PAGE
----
23 May 2019
Lens on the Week
NUTS: “Here we come gathering nuts in May,” sing the children, and, if reports of the reaction of MPs to Mrs May’s new proposals are to be credited, that is a much more profitable activity than revamping the Withdrawal Agreement. Yet revamping it is what the Government appears to be doing in the pious hope that one way or another it will clear the parliamentary hurdle. They cannot of course change the agreement itself. The EU has made it perfectly clear that that is final so any changes have to be to the political declaration or to the U.K.’s domestic position. The cornucopia of concessions includes:
- Guarantees on workers’ rights and environment protections to keep them in line with those in the EU;
- Trade to be as frictionless as is compatible with ending free movement and leaving the Customs Union;
- Manufacturing and trading standards to be maintained insofar as relevant to border checks;
- A legal obligation on the government to “seek to” conclude alternative arrangements for the Northern Ireland border by the end of 2020. This is a Canute clause, as is acknowledged by the words in parenthesis. Yes, the Government is obliged to try… but…;
- If the Withdrawal Agreement makes it through, the Government would concede a vote on the temporary customs union and also on a second referendum.
And those are the more interesting bits! This type of patch and mend simply isn’t going to cut it. Having given up on the Brexiteers on the right of her party, Mrs May is hoping to pull Labour MPs to her aid. The trouble is that they see their best course as sitting on the fence and hoping that power will fall into their laps, as indeed it may.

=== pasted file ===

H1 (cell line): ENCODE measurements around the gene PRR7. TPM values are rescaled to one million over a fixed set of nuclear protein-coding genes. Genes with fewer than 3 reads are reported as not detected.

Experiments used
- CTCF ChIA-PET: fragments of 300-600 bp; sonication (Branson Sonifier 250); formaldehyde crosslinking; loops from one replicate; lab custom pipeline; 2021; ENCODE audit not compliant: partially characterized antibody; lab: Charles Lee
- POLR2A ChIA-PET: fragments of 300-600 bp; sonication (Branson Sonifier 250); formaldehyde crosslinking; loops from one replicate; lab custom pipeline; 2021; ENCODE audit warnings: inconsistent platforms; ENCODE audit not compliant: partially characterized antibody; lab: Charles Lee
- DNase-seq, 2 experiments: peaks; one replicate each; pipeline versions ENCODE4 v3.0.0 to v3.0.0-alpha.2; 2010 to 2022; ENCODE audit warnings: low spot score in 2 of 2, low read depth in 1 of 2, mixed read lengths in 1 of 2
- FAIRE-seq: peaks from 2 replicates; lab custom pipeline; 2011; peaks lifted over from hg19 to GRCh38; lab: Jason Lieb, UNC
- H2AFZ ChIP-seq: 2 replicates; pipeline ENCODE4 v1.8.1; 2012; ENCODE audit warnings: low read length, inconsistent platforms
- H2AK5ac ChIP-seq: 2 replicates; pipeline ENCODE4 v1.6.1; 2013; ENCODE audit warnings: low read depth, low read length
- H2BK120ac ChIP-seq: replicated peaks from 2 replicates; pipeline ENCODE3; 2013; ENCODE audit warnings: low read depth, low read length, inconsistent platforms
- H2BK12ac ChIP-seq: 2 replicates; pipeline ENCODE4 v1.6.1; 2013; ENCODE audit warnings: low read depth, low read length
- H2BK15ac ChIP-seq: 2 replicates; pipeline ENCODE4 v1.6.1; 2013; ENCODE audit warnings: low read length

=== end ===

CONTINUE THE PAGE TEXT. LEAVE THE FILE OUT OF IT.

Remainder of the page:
Meanwhile in the Tory camp, party discipline has broken down completely. Mogg says that the agreement is worse than before. Johnson says that it betrays the Tories’ election manifesto. Heseltine says he will vote Lib Dem in the EU elections. Everything is chaos and Mrs May’s retention of power can only be justified by the words of Mme de Pompadour: “après nous le deluge”. Well, very probably, but rain cannot be avoided forever.
POVERTY REPORT: A brief report by Philip Alston, Rapporteur to the United Nations, says that the Department of Wealth and Pensions is in a state of denial over levels of poverty in the UK . Currently 14 million people or 20% of the population live in poverty, 4 million of those make do on an income at 50% of the poverty level. 1.5 million people were destitute (an income of less than £70 per week) at the same time in 2017. The Department of Wealth and Pensions points out that, according to the UN’s own data, the UK is the 15th happiest place to live and claims that the report gives a completely inaccurate picture of the Department’s approach. That it differs in its conclusions is perhaps not surprising bearing in mind that Mr Alston suggests that it has an unsympathetic ethos which pushes people into poverty.